Saturday, 10 November 2012

How-to 6: Make Basic Fresh Tomato Sauce

There's nothing quite like homegrown, organic tomatoes fresh from the vine!

Tomato sauce is such as well-known and loved ingredient in so many dishes such as lasagne and other pasta sauces, soups, pizza toppings etc. If like us, you had a late glut of homegrown toms,  I suggest that sauces (which can then be frozen if not using immediately) are the way to go to make sure they all get used up. This sauce is so easy and delicious, especially if you have a blender, that you'll never want to go back to canned tomatoes or passata again. For one quantity of tomato sauce (serves approximately 4-5  people in a main dish such as pasta ), you will need:

   1.25kg fresh tomatoes, roughly chopped
   3 dried bay leaves
   1/2 tsp compound hing
   1 tsp seasalt
   1 tsp gour/ jaggery (for information about this ingredient, click here)
   1/2 tab extra-virgin olive oil
   (Anything else you like such as basil, oregano, chilli, etc, can be added later as your recipe requires.)

1: Wash and roughly chop your tomatoes

2: Blitz in the blender or processor so that the skin and most of the seeds  "disappear".  By hand, you can skin and de-seed the tomatoes then mash them in the pan with a potato masher. 

3: Now get together the oil, salt, hing, black pepper, bay leaves and gour...

...and pop them with the pulverised tomatoes into a shallow pan  (they will reduce quicker that way).

4: Simmer until reduced by about half, stirring from time to time to prevent burning. For pizza sauce, thicken further. The sauce will darken as it thickens.
And that's all there is to it!

So how will you use your tomato sauce? As soup, with pasta, on a pizza? I'd love to know...

Thursday, 8 November 2012

Highbury's Handmade Christmas Fayre and some Great Gluten Free/ Vegan cakes...

Some of Cherry Bakewell's handiwork

I'd like to introduce you to a friend of mine; Mel, of the blog "Boris and Me" and fb page "Mel Makes". She is a vegetarian, follows a wheat free diet and is also one of the most creative people I know. As well as working with children full time she also makes really cute and pretty cards, photo frames, and the like (aided and abetted by her beautiful cat Boris). If you want to look at her blog and fb page, here are the links:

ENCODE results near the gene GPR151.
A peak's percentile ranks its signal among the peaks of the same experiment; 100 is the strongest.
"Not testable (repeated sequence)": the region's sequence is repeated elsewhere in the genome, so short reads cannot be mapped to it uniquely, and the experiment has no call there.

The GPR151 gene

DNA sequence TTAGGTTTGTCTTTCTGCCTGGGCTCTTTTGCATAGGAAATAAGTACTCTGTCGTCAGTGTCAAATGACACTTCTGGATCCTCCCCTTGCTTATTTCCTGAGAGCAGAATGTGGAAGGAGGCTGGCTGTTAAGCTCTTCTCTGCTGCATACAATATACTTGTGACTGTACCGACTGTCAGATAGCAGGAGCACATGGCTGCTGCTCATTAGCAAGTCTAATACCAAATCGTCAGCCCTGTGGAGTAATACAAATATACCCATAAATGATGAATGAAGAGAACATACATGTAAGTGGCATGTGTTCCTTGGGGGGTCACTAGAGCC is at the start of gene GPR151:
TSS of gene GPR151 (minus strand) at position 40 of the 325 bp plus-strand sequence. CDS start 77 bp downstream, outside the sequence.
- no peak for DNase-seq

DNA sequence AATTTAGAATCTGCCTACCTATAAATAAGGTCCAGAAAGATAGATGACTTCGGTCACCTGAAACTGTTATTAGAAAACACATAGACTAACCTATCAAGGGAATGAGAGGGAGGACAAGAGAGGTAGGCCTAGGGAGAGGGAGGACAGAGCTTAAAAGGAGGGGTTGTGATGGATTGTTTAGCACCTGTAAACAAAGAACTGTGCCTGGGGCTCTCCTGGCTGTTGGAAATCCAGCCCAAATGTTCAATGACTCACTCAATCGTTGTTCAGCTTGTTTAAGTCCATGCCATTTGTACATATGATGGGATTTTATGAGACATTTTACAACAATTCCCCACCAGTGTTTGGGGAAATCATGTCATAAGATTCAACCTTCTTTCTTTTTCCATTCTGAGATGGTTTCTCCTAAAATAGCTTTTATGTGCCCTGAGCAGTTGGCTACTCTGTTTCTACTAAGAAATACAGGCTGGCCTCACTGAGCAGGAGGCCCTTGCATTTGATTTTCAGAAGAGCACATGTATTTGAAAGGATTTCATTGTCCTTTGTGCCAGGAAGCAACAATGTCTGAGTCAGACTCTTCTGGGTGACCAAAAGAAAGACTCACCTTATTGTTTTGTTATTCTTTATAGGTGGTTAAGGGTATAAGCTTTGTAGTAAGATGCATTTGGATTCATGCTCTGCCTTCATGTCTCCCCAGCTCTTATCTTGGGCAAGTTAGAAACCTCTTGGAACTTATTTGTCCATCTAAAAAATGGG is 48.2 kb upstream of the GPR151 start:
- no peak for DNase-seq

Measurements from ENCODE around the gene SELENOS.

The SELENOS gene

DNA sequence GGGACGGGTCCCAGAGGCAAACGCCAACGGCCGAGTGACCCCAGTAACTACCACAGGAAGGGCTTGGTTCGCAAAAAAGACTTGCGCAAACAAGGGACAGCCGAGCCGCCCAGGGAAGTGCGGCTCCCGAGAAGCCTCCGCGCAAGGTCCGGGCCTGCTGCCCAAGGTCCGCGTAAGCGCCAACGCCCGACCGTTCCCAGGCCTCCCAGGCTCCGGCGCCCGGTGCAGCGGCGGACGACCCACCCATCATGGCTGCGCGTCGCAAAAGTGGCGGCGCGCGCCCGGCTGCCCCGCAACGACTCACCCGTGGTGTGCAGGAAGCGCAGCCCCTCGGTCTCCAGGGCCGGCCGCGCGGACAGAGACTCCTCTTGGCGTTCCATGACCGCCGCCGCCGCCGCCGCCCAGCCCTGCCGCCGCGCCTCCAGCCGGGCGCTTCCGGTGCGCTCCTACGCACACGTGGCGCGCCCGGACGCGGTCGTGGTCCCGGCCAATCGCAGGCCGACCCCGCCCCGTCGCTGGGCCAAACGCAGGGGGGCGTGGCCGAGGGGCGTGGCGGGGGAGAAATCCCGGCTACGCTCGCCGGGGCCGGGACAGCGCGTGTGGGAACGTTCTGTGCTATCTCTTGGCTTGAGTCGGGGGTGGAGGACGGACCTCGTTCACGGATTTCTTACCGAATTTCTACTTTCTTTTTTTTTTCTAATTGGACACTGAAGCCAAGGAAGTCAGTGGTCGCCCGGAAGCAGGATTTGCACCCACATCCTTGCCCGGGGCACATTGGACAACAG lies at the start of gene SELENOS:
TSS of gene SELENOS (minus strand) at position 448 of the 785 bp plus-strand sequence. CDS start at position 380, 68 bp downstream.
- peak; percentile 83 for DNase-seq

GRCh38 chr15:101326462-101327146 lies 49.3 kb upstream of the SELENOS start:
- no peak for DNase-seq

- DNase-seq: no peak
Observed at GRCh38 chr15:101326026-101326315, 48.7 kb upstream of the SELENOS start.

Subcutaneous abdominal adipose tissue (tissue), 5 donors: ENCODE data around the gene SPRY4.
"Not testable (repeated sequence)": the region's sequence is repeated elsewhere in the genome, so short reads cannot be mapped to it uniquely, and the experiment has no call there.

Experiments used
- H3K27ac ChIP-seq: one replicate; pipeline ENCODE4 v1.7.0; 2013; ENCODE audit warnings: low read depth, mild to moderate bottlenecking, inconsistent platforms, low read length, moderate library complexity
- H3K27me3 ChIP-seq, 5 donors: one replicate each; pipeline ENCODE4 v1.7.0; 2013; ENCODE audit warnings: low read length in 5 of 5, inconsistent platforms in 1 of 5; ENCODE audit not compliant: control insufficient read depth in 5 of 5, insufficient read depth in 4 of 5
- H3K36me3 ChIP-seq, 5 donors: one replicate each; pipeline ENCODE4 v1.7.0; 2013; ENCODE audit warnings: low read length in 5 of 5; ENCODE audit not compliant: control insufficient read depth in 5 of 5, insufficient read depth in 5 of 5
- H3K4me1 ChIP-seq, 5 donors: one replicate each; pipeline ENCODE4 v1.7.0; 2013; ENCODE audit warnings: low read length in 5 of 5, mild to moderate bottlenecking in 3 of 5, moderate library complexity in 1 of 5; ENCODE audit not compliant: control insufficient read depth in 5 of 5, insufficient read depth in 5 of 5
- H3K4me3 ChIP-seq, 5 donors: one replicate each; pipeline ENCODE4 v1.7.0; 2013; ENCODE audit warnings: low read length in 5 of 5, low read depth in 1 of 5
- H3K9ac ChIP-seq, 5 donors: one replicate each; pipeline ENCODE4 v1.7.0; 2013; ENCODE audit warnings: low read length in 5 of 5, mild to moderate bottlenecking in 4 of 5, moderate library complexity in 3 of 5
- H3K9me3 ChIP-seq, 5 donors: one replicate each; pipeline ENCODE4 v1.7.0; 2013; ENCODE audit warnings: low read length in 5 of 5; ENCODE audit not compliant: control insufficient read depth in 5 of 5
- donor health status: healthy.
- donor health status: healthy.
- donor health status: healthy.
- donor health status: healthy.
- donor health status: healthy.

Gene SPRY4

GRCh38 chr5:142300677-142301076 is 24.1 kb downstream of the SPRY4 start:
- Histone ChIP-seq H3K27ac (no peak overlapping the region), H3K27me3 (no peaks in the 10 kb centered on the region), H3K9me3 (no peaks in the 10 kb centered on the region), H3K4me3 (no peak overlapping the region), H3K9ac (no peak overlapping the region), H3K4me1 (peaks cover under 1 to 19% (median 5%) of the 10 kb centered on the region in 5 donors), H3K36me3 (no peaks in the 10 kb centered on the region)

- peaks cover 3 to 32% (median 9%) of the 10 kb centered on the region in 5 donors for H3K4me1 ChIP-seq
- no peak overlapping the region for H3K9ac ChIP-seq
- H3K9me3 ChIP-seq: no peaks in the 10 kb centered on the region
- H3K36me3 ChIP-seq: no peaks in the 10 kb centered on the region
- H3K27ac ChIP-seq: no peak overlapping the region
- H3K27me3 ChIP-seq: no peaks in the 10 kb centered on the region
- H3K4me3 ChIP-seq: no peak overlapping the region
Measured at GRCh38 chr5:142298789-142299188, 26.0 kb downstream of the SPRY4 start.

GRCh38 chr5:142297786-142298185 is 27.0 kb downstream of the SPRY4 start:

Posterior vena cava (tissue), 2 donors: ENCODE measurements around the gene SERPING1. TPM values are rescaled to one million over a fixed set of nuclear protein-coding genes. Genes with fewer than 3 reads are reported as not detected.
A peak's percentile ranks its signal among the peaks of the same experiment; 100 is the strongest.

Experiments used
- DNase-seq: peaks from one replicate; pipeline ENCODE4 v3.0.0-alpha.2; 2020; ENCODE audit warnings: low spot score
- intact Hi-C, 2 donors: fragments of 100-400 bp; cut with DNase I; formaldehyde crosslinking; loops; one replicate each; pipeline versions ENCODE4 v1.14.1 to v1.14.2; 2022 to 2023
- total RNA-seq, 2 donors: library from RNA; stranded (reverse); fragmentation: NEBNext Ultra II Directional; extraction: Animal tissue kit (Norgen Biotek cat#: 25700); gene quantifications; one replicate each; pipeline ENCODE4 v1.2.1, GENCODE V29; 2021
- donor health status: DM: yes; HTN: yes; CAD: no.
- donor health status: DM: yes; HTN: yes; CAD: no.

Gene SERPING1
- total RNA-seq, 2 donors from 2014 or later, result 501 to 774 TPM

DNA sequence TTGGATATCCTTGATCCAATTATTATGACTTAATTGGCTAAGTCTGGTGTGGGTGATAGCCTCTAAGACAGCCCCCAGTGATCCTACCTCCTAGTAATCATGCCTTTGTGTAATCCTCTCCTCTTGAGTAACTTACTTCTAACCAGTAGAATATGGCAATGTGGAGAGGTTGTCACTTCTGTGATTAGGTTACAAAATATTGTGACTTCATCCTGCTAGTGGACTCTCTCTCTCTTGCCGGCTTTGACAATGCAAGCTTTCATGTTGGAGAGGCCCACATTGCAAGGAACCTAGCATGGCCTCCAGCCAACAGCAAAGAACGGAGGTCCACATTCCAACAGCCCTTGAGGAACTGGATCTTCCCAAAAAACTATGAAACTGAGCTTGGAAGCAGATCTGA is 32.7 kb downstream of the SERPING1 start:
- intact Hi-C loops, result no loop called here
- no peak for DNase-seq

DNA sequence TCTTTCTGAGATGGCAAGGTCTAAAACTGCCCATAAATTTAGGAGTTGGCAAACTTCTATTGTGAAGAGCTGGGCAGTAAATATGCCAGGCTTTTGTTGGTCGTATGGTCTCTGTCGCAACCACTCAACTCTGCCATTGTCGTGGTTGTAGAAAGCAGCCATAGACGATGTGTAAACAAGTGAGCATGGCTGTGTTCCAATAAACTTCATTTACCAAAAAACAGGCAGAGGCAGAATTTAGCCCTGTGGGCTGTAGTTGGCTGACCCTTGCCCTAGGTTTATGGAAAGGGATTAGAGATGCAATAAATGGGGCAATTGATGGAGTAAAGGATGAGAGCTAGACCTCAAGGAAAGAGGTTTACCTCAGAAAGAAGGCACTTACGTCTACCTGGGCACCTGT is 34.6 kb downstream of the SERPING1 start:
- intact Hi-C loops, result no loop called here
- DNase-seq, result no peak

Well, Mel has organised what looks like it's going to be a great event in Sutton Coldfield next month; click the following link to get to the fb page for Highbury's Handmade Christmas Fayre. Details as in the flyer pictured above. There will be cards, cakes, Christmas crafts, recycled furniture and much more.
So what's the link between this and vegetarian food? -Well, a friend of Mel and her husband, by the name of Cherry Bake Well will be at the fayre. She makes amazing gingerbread houses (which put both mine to shame, I have to say...), plus all manner of vegan, vegetarian and gluten free cakes. I have checked out her fb page and blog and her work looks pretty impressive. Here's what she wrote about herself:
Love making cupcakes but also make celebration cakes, biscuits and gingerbread houses
Have been baking seriously for about 2 - 3 years
Love experimenting with unusual/interesting flavours
Dabbled a little with specialist diet cakes for friends with gluten/dairy intolerances
Diagnosed with coeliac disease in June 2012
Decided to try and specialise in dairy/gluten free cakes
Experimenting ever since!
  So if you are reading this in the UK, particularly the West Midlands, remember to stop by the Handmade Christmas Fayre: support local craftspeople, get some unique Christmas presents- and eat some cake! ;)

Just to whet your appetite, her are some more of Cherry's gorgeous cakes:

Chocolate orange spice cake with ginger icing and dark chocolate maple drizzle (vegan, gluten free)

Choolate, peanut butter and hazelnut cake with maple syrup icing (gluten free)

Ginger drizzle (as in first picture)

Tuesday, 6 November 2012

I nailed vegan marshmallows! (gluten free, too)

I used scissors to cut some of the marshmallows into mini heart shapes

Next time I'll colour some pink, and maybe dust them with edible glitter...

Yes, it's true! Actually, it was totally by accident, but so what ;-) ? I ended up with sweet, soft and squishy marshmallows and the kids were delighted: let me tell you the story...